It goes back to Jon Chait's comments earlier this year: Any sweeping health care reform bill involves taking money out of one person's pockets, and putting them into someone else's pockets. The current health care reform bill, by having a community rating, an individual mandate, and a minimum benefits package, involves taking money out of the 27-year-old bachelor's pockets, and putting it into the 61-year-old's pockets. The idea John McCain proposed, by abandoning the community rating from our employer-based system, and moving to a system where everyone is charged based on their individual risk, and nobody is required to purchase any benefits, takes money out of the pockets of the 59-year-old diabetic accountant, and puts it in the pockets of the 25-year-old bachelor who plays shortstop on your office's softball team. There is no way around this.

As one of my friends has said, if you want health care reform, you'd better be willing to take intensely politically unpopular positions, or all you'll end up with is the status quo.

There is no such thing as "tacking left" or "tacking right" in health care reform: the policy has to be coherent, or it will do more harm than good, and because each part is so interdependent of the other parts, there is no middle ground to a coherent health care policy. You either believe in a tight community rating of some form, a strong individual mandate of some form, and a generous minimum benefits package, or you don't. Those three items are contained in every universal health insurance system -- be it single-payer, managed competition, or whatever. You either support all three items of this three-legged stool, or you don't. If you oppose even one of those three items, the whole thing falls apart.

Posted by: moronjim | February 11, 2010 5:50 PM | Report abuse

Case in point: IMAC, if it was doing its job, would likely rule cardiac stents not cost-effective. But can you imagine the outcry from wealthy interventional cardiologists and their Presidential patients? America is not ready for IMAC.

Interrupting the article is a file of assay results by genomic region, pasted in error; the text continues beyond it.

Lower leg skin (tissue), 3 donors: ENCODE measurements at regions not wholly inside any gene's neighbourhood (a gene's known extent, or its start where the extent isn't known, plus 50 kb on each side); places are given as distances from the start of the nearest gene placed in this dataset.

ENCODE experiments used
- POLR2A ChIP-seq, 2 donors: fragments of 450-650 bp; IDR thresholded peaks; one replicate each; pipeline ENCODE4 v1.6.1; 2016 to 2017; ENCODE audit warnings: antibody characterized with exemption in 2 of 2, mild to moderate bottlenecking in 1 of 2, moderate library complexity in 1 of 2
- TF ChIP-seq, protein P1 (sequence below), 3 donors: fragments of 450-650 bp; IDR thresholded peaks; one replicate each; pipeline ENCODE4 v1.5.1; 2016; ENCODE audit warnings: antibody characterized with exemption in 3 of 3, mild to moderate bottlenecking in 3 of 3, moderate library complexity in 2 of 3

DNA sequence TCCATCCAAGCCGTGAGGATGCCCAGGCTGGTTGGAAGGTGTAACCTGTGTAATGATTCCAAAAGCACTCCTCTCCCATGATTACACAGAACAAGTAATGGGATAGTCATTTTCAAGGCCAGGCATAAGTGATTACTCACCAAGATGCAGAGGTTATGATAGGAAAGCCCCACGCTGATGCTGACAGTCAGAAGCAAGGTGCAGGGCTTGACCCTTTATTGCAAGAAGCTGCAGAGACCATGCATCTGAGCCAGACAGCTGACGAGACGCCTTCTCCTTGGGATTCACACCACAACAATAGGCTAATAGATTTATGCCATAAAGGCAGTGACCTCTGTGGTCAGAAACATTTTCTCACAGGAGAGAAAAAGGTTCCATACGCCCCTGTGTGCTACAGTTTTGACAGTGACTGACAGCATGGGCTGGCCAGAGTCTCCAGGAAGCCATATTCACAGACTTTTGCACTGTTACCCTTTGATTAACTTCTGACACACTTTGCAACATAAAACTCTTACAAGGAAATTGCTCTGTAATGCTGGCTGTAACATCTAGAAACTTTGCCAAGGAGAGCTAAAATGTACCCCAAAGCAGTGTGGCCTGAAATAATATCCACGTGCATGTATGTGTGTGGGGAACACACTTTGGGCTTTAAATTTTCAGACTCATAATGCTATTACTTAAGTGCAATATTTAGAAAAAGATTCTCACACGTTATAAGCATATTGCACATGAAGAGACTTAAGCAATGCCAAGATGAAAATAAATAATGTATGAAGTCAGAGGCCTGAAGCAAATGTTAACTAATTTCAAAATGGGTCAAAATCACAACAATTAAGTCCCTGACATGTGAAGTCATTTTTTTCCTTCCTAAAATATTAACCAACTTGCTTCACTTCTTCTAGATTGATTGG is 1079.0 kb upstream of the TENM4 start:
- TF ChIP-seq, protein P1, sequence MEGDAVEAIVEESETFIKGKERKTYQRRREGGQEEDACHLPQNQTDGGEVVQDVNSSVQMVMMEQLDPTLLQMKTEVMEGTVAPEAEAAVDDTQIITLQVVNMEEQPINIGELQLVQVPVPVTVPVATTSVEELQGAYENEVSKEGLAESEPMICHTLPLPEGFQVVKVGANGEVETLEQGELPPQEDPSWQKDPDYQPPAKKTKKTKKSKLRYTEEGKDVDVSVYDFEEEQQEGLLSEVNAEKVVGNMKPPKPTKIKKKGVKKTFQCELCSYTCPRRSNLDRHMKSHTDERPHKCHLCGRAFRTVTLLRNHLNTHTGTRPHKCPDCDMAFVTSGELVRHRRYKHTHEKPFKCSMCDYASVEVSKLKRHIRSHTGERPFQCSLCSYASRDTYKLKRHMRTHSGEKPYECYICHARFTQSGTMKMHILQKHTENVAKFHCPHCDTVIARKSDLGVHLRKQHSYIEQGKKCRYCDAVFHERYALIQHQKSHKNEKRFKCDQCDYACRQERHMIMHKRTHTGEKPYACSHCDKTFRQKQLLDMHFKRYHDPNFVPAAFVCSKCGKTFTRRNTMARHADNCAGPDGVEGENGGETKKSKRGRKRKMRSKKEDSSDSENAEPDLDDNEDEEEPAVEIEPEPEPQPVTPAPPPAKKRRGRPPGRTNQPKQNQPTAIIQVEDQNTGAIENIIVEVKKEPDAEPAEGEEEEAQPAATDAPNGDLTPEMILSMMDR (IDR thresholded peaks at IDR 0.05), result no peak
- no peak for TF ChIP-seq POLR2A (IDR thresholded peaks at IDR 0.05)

Posted by: bmull | February 11, 2010 6:00 PM | Report abuse

at times like these I wish we had a responsible media

Posted by: Quant | February 11, 2010 6:02 PM | Report abuse

I agree with the other commenters. And there has to be a level of policy explanation (with which the president can address the public) which is between wonkism and platitude, substantive but not opaque, and which addresses valid concerns. It's tough to admit trade-offs and uncertainties when the other side speaks in absolutist terms, but I think the public would respect some honesty from their leaders. The president has the intelligence and communication skills to raise the level of debate.

Posted by: jduptonma | February 11, 2010 6:09 PM | Report abuse

>>>At which point people who would be losers start digging into the details of this policy so they can demagogue it, while at the same time people who have a political interest to see their opposition fail start trumpeting these demagogued points, and the bill is suddenly "controversial."

See McCaughey, Betsy

Posted by: TLM2 | February 11, 2010 6:26 PM | Report abuse

"There is a reason for this problem. None of these initiatives have been sufficiently explained and sold to the American people. The Democrats and left-leaning policy wonks never came out of their own echo chamber long enough to stop assuming that everyone already agreed with them on the key elements."

I think you're kind of on the right path, but not totally there. This stuff does get talked about, but in the following ways:

a. Singularly. In other words, it's brought up in an article here or an article there, but there isn't a continual focus on it. Which is a problem because:

b. People don't pay very close attention to politics. Or, if they do, they're not paying attention to the types of sites (like this one) that would continually cover health care in a sustained manner. A lot of people have largely opted out of the information stream (for a good book on the topic see Markus Prior's "Post-Broadcast Democracy"), and the stuff they do pay attention to isn't particularly edifying.